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Published in “JTRM in Kinesiology” an online peer-reviewed research and practice journal - November 13, 2014

Defining Success within a “Successful” Men’s NCAA Division I Sport Program

Dr. Seth E. Jenny - Winthrop University, Rock Hill, SC, USA
Dr. Glenn F. Hushman - University of New Mexico, Albuquerque, NM, USA

Abstract

A coaching philosophy is a personal doctrine, or individual set of experiences and values, that guides a coach’s beliefs, actions, and coaching style (Huber, 2013). The humanistic coaching philosophy involves a collaborative coach/athlete process which considers individual athlete differences, abilities, and goals, with the long-term aim of developing a self-confident and self-regulated athlete (Lyle, 1999). Opposite of the traditional model where success is determined by wins or losses, within the humanistic approach winning is redefined so that the process is emphasized and achievement of individual athlete goals indicates success. Through coach interviews, athlete interviews, training session observations, and artifact collection, the aim of this case study was to explore the coaching philosophy and methods of a successful men’s NCAA Division I cross country coach and explore to what extent they are humanistic. Definition of success emerged as a primary theme where results indicated that while the participant coach was extrinsically motivated by outcome measures (i.e., winning NCAA national championships), his methods ascribed to the humanistic values of striving for individual athlete potential, holistic development, and self-actualization. Findings suggest that while the NCAA espouses to holistic development of the student-athlete, it is hard to separate athletic outcome measures as at least a portion of the definition of success for coaches working within this setting.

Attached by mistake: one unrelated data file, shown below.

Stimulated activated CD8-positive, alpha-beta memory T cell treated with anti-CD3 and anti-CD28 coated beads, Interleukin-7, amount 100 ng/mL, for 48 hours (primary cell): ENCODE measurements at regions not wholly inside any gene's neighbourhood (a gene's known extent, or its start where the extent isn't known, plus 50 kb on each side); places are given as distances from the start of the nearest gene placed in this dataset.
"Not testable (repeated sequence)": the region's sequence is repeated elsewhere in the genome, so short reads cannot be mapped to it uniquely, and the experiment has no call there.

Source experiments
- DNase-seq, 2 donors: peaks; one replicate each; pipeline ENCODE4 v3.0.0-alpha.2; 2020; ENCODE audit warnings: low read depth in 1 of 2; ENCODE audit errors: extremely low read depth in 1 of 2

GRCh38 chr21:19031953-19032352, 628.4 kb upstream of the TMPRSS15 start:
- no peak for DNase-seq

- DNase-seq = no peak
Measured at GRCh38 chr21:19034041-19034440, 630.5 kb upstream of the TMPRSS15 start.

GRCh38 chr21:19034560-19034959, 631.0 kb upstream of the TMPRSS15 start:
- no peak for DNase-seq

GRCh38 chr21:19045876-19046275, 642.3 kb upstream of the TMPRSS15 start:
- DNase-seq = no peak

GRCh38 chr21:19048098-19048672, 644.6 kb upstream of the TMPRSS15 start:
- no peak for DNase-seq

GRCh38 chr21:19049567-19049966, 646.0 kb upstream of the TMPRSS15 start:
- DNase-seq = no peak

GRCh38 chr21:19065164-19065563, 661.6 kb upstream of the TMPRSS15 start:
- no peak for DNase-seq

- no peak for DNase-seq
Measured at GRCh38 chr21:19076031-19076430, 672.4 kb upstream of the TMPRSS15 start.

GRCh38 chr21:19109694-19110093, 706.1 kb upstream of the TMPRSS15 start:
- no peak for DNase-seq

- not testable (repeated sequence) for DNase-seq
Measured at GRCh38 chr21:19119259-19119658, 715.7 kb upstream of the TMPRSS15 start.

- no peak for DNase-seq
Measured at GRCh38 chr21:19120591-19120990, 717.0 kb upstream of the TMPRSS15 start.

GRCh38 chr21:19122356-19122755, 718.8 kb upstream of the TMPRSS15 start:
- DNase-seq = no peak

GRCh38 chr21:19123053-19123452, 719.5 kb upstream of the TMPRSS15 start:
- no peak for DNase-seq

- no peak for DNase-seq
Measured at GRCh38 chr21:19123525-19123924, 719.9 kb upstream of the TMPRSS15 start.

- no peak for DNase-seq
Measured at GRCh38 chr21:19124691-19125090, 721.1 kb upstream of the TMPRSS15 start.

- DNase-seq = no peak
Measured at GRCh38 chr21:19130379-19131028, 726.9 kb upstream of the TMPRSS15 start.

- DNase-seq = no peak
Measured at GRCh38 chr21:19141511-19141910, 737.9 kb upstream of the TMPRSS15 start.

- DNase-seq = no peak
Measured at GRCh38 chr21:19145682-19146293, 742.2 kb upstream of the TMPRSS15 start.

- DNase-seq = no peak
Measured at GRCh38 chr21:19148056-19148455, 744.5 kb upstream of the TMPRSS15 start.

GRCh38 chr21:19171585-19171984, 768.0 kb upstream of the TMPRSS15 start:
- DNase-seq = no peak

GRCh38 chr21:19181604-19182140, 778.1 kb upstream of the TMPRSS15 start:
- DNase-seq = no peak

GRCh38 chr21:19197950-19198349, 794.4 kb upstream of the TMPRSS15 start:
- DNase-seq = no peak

Keywords:

coaching philosophy, humanism, distance running, cross country

Category

Original Research

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